Somali Officials Report Deadly US-Backed Raid on Al-Shabab
Somali commandos backed by U.S. forces raided two al-Shabab checkpoints at which the extremists extort money from commercial vehicles, killing several fighters, Somali intelligence officials said Wednesday. The officials also said two U.S. airstrikes in the area during the overnight raid destroyed an explosives-laden minibus that was prepared for a complex attack on an unspecified location. The officials spoke on condition of anonymity because they were not authorized to speak to the media. The U.S. Africa Command in a statement said four extremists were killed in a “self-defense airstrike” after U.S. and partner forces came under attack. It said no civilians were involved. Military Times

Somalia: Five Killed in Al Shabaab Attack Near Kenyan Border Town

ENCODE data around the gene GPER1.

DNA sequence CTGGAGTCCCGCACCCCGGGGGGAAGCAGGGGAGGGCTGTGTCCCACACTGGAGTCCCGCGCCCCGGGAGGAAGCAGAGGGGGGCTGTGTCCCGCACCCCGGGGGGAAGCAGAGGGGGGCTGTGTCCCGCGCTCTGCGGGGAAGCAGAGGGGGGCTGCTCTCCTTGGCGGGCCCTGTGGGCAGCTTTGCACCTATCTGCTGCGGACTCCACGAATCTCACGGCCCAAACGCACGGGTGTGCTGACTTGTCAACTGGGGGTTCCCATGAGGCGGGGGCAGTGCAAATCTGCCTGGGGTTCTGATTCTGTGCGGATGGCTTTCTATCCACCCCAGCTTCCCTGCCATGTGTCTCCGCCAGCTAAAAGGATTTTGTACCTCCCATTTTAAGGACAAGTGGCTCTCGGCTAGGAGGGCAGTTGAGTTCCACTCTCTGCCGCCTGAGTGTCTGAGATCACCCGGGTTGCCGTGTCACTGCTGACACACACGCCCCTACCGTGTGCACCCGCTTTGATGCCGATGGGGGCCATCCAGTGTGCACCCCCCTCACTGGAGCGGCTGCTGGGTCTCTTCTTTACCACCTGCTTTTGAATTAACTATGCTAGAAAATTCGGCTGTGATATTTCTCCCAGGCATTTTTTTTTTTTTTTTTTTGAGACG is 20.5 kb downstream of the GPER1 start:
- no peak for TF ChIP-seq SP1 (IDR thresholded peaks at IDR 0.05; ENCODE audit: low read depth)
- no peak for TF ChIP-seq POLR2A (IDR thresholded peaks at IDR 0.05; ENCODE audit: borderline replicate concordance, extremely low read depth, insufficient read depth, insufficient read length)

At least five regional soldiers have been killed in an ambush attack carried out by Al Qaeda linked Al Shabaab near Kenyan border town along Somalia. The attack took place near Baladxawo, a town close to Kenyan border town, after Al Shabaab fighters launched a surprise attack on army base manned by Jubaland forces. Al Qaeda inspired group Al Shabaab claimed to have killed at least 5 Jubaland soldiers during the attack through its website. The group says its fighters had also seized 4 AK-47s following Thursday’s ambush assault. There was no immediate comment from Jubaland army forces over the claims. The group has been waging insurgency for more than ten years. Mareeg.com

Bloody Rivalry Erupts between Al-Shabab, IS Group in Somalia